Final presentation of the 2018-2019 digital humanities. Presentations by Kelli Shermeyer and Sean Tennant from 10:30-12:00 with lunch provided following the talks.
Kelli Shermeyer’s Abstract:
This presentation will discuss the performance possibilities, theoretical cruxes, and technical difficulties of using motion capture and augmented reality technologies in theatrical performance. My project, Digital Skriker, explores how these increasingly accessible technologies might change both the ways we think about documenting and archiving movement and the kinds of immersive and interactive performances theater artists are able to create. This talk traces the process of rendering a scene from Caryl Churchill’s The Skriker (1994) in Unity, relating the various challenges that arose to the kinds of technical and aesthetic questions frequently considered by theater artists. How do the capabilities of motion capture enable us to blur boundaries between performance, film, archive, and game?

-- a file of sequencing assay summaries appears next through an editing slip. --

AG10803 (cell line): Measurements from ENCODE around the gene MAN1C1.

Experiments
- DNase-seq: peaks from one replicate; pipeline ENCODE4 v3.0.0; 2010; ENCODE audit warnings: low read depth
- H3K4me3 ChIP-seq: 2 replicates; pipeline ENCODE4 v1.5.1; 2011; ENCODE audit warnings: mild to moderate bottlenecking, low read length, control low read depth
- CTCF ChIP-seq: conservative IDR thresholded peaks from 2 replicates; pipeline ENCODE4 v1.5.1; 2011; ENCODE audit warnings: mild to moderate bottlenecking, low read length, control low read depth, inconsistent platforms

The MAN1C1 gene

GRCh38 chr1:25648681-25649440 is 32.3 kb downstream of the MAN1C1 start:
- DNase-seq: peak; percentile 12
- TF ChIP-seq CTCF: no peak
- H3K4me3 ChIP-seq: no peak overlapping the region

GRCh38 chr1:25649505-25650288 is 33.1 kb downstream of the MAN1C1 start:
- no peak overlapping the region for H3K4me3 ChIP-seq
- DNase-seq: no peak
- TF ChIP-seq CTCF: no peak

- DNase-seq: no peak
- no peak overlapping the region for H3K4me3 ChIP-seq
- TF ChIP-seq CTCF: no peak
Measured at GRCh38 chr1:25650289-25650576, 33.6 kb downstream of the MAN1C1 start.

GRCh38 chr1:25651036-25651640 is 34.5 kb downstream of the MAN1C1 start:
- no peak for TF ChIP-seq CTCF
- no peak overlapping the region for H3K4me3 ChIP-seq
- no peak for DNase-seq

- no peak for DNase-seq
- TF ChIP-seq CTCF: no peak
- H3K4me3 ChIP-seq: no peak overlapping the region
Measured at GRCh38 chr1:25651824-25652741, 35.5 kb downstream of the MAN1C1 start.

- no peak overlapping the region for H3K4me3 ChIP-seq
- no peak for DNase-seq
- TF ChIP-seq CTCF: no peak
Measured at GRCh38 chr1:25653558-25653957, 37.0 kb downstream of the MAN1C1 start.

Sean Tennant’s Abstract:
Sean’s project is an extension of his dissertation work in Mediterranean Art and Archaeology, titled Domestic Spaces in the Roman West: Architectural Adaptation in Gaul, Britannia, and Germania. Employing network analysis methodologies, Sean’s research examines the spatial arrangements of Roman domestic structures as networks of adjacent spaces, quantifying those spaces and looking for broader patterns across the entire area of study. Those emergent patterns are then considered in the context of ongoing discussions about cultural assimilation and change in the frontier provinces of the Roman Empire.
Contact Scholars' Lab's Head of Public Programs Laura Miller.